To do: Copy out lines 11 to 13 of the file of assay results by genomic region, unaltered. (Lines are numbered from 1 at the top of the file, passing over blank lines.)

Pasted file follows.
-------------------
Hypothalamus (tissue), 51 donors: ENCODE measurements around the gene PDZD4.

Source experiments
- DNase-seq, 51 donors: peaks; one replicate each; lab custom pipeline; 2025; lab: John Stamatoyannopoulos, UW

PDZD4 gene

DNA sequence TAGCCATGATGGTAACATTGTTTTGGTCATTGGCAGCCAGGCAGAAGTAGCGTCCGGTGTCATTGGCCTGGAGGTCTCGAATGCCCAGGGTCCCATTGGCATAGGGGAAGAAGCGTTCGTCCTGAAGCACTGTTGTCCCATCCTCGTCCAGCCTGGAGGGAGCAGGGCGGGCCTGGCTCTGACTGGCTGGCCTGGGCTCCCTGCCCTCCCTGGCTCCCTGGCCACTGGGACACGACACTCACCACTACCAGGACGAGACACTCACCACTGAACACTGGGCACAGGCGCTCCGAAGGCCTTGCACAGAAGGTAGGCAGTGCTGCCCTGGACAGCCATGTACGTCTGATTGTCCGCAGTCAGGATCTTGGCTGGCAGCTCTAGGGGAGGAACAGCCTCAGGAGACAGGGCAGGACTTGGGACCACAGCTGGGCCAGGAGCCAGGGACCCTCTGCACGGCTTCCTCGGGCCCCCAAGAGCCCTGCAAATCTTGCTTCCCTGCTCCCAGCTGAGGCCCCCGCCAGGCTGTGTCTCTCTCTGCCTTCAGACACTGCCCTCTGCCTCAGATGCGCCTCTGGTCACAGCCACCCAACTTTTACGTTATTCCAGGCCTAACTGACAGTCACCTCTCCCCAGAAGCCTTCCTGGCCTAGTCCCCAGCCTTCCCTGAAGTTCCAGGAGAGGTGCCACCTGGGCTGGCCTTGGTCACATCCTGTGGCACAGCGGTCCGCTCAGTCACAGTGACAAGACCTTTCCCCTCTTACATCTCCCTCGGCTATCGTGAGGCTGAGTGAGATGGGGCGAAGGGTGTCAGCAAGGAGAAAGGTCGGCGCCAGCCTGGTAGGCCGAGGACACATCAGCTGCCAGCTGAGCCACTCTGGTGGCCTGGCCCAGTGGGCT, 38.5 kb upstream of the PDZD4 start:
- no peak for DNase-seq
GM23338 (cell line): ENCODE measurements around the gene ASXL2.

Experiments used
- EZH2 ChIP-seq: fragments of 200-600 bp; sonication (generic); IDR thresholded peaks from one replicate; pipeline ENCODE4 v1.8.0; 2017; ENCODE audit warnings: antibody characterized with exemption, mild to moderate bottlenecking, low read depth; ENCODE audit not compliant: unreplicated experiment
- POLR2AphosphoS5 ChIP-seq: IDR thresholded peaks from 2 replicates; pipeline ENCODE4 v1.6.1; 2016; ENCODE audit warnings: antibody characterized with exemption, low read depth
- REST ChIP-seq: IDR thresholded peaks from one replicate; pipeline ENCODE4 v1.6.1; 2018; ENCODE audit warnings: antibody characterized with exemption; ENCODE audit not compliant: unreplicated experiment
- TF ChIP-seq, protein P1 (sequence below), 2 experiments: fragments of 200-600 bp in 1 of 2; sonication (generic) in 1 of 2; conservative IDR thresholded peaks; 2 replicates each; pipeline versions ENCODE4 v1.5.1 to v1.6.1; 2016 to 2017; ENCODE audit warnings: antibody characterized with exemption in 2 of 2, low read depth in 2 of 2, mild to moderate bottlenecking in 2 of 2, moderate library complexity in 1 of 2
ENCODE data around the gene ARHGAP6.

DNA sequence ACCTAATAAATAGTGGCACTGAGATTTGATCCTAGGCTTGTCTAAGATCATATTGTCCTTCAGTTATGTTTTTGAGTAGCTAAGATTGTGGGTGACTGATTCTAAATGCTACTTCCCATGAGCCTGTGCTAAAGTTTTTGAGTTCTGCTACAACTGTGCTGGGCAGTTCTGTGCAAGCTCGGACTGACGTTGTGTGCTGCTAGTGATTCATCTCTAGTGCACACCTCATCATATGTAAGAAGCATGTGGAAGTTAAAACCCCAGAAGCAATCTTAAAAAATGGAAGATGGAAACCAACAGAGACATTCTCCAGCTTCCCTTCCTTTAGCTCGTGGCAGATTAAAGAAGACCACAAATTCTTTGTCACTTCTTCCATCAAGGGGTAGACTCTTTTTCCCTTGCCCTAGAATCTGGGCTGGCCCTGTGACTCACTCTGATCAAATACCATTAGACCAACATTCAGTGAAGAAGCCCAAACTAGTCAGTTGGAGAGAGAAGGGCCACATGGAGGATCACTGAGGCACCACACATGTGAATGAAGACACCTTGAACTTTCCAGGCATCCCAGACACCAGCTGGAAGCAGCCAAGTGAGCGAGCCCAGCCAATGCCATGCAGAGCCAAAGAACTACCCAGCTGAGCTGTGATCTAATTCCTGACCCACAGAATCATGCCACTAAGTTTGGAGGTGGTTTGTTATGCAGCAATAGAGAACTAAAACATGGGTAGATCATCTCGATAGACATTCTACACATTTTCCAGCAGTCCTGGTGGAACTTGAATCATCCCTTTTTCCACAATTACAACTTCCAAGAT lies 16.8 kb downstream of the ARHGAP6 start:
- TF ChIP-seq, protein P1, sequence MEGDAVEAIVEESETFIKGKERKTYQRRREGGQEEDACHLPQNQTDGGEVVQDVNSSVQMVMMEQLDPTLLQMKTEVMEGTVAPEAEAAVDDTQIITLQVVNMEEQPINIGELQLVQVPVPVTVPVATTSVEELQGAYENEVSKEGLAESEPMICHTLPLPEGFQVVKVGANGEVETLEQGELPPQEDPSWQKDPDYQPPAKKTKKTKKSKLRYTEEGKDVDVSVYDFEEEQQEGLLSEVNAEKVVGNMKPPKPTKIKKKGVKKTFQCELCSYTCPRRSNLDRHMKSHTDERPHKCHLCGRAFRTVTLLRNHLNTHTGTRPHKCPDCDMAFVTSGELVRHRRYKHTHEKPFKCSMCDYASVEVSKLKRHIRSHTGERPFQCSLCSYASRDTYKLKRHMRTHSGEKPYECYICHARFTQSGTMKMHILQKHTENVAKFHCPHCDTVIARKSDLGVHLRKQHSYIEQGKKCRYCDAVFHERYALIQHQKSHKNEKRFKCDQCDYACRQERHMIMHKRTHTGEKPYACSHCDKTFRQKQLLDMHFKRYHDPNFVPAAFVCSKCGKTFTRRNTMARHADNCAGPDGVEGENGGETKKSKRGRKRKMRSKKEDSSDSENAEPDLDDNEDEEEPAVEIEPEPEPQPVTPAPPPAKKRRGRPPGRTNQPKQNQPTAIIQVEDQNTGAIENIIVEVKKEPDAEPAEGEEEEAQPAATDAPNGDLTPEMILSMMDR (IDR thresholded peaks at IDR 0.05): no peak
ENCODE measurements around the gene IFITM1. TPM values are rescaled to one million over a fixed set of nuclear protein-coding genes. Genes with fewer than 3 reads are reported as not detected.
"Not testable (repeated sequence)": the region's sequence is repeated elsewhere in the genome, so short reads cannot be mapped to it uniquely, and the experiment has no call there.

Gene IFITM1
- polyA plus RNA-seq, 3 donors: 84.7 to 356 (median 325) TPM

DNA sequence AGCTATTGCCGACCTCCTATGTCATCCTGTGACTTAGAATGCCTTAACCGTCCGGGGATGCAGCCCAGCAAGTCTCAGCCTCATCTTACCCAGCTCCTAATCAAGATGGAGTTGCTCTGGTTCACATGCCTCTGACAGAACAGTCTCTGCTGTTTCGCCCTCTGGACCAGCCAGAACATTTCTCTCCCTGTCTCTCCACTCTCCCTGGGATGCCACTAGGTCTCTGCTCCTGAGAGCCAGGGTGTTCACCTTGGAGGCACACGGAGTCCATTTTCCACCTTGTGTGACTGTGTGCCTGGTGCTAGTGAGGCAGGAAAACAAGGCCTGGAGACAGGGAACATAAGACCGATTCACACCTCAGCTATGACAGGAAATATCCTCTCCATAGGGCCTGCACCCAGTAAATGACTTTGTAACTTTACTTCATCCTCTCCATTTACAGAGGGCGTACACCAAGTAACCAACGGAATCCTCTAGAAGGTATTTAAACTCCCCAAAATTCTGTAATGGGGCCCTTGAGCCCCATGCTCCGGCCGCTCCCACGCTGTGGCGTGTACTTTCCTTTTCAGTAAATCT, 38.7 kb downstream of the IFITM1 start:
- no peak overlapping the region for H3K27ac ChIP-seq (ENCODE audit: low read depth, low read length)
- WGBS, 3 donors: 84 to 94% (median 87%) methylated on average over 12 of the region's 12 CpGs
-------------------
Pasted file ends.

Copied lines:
- REST ChIP-seq: IDR thresholded peaks from one replicate; pipeline ENCODE4 v1.6.1; 2018; ENCODE audit warnings: antibody characterized with exemption; ENCODE audit not compliant: unreplicated experiment
- TF ChIP-seq, protein P1 (sequence below), 2 experiments: fragments of 200-600 bp in 1 of 2; sonication (generic) in 1 of 2; conservative IDR thresholded peaks; 2 replicates each; pipeline versions ENCODE4 v1.5.1 to v1.6.1; 2016 to 2017; ENCODE audit warnings: antibody characterized with exemption in 2 of 2, low read depth in 2 of 2, mild to moderate bottlenecking in 2 of 2, moderate library complexity in 1 of 2
ENCODE data around the gene ARHGAP6.